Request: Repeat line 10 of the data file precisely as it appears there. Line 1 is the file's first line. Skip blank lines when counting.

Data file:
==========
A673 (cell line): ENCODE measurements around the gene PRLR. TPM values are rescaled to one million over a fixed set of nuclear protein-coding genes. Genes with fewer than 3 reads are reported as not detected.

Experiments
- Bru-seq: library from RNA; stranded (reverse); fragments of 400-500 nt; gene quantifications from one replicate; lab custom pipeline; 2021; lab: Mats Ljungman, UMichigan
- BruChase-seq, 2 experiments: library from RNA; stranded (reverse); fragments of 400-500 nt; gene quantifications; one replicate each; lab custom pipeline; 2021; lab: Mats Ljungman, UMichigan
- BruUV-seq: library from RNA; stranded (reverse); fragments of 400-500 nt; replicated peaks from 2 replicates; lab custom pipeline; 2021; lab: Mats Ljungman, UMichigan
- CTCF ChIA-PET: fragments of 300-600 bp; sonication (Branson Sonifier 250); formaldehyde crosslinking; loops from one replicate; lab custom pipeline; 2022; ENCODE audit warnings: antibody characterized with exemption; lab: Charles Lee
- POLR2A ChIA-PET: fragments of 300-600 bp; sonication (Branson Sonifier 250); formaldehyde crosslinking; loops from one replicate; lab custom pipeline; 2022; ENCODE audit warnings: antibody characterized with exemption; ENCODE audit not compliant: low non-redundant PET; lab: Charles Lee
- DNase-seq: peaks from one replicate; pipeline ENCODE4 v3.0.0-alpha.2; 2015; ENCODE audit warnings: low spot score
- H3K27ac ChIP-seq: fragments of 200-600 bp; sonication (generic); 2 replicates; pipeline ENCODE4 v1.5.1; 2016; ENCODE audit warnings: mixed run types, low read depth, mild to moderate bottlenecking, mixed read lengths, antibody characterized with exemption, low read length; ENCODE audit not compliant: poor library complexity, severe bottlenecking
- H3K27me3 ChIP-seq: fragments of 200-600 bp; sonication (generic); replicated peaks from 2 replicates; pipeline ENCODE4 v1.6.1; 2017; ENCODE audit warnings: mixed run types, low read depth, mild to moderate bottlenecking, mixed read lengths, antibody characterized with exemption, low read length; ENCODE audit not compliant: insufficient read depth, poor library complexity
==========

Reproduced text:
- H3K27me3 ChIP-seq: fragments of 200-600 bp; sonication (generic); replicated peaks from 2 replicates; pipeline ENCODE4 v1.6.1; 2017; ENCODE audit warnings: mixed run types, low read depth, mild to moderate bottlenecking, mixed read lengths, antibody characterized with exemption, low read length; ENCODE audit not compliant: insufficient read depth, poor library complexity